Monday, April 17, 2006

The Technological Singularity

The Technological Singularity

I'm currently reading a fascinating book called 'The singularity is near' by Ray Kurzweil. The premise of the book is that a range of technologies - mainly those concerning computers - are growing in power and dropping in cost at an exponential rate such that within 50 years the advances will grow so rapidly that the whole world, and humanity will be utterly transformed beyond our imagining.

One important point that Kurzweil makes is that we tend to think about the future in linear terms - a gradual increase in computing power, for example, at the same rate as we've seen in the last 50 years - but exponential growth accelerates over time, and can suddenly shoot up after a relatively long period of steady but slow growth.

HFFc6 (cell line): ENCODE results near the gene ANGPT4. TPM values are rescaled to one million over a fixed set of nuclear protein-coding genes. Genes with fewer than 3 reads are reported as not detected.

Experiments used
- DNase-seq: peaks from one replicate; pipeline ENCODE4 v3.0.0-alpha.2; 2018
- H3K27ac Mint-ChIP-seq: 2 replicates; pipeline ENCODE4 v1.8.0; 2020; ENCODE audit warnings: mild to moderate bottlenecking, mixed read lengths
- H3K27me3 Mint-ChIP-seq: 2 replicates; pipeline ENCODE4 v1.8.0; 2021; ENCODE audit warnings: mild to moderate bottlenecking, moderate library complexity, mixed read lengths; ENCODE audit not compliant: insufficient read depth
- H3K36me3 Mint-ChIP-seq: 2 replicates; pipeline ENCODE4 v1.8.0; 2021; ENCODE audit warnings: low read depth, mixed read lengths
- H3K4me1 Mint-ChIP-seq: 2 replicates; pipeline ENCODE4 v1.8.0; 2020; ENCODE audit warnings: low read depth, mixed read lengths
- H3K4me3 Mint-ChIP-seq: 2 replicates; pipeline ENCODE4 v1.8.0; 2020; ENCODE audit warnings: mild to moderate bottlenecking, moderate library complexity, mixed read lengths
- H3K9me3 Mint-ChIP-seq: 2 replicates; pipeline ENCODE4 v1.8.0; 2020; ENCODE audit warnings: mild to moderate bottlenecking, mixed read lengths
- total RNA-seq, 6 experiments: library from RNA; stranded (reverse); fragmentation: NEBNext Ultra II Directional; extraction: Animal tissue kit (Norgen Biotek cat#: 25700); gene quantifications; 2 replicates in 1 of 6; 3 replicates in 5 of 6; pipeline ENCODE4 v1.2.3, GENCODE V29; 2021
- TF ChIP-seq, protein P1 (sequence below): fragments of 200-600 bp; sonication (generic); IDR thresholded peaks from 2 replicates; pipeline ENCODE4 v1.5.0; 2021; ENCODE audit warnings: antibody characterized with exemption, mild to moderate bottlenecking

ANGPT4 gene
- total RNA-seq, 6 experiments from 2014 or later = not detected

The key transformation that Kurzweild envisages is the development of computers that are even more intelligent than Humans. Not only would such machines share all the powers of the Human brain, but they would have the advantage of being able to instantly share knowledge between them. If I, for example, learn to speak French, I have no way of instantly passing that knowledge on to you. But if a computer learnt French, it could pass it on to all the other computers in the world almost instantly.

"I set the date for the singularity - representing a profound and distruptive transformation in human capability - as 2045. The nonbiological intelligence created in that year will be one billion times more powerful than all human intelligence today." (page 136)

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